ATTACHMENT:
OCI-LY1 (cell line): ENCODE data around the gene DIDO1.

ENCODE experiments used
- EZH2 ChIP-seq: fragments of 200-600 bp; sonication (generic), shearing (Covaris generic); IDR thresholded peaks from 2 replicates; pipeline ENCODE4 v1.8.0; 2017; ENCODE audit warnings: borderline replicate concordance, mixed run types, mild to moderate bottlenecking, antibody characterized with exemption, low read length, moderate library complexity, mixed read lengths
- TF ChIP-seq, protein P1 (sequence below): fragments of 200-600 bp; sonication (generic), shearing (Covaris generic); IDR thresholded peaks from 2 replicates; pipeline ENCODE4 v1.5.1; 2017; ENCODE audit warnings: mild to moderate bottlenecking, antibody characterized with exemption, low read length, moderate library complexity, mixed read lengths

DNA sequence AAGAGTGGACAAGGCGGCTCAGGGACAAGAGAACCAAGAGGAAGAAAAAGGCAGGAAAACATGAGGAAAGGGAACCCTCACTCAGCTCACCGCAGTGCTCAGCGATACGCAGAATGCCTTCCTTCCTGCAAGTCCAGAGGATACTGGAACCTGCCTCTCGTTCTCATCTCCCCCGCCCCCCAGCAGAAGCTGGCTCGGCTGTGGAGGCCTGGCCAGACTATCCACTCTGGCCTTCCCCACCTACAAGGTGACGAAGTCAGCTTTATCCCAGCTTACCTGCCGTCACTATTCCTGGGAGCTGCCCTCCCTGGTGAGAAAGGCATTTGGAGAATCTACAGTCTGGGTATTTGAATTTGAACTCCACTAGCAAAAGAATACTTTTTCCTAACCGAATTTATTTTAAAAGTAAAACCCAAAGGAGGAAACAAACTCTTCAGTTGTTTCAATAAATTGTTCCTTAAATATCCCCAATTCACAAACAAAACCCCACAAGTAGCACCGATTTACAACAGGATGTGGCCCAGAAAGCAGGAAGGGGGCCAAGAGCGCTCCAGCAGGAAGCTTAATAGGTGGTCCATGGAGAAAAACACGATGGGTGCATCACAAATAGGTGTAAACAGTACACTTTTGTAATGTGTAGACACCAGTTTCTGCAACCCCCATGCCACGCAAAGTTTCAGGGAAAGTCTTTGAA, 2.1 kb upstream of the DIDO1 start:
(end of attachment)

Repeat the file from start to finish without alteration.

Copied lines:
OCI-LY1 (cell line): ENCODE data around the gene DIDO1.

ENCODE experiments used
- EZH2 ChIP-seq: fragments of 200-600 bp; sonication (generic), shearing (Covaris generic); IDR thresholded peaks from 2 replicates; pipeline ENCODE4 v1.8.0; 2017; ENCODE audit warnings: borderline replicate concordance, mixed run types, mild to moderate bottlenecking, antibody characterized with exemption, low read length, moderate library complexity, mixed read lengths
- TF ChIP-seq, protein P1 (sequence below): fragments of 200-600 bp; sonication (generic), shearing (Covaris generic); IDR thresholded peaks from 2 replicates; pipeline ENCODE4 v1.5.1; 2017; ENCODE audit warnings: mild to moderate bottlenecking, antibody characterized with exemption, low read length, moderate library complexity, mixed read lengths

DNA sequence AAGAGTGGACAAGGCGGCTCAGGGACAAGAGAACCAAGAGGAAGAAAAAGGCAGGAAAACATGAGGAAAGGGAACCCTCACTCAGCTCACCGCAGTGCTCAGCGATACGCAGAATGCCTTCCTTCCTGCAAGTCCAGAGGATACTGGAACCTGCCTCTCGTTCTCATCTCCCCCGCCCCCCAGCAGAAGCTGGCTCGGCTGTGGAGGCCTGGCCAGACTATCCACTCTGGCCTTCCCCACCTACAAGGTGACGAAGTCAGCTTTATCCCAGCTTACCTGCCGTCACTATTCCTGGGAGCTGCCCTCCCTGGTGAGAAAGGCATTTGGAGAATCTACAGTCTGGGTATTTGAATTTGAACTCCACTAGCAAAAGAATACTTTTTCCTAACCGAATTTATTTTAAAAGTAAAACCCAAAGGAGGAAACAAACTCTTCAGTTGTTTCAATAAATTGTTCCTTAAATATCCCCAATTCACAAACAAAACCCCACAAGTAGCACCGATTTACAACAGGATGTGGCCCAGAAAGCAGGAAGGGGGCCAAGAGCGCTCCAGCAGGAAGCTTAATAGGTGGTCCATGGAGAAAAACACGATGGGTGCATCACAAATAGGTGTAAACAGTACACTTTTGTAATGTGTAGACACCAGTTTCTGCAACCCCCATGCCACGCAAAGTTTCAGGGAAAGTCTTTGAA, 2.1 kb upstream of the DIDO1 start: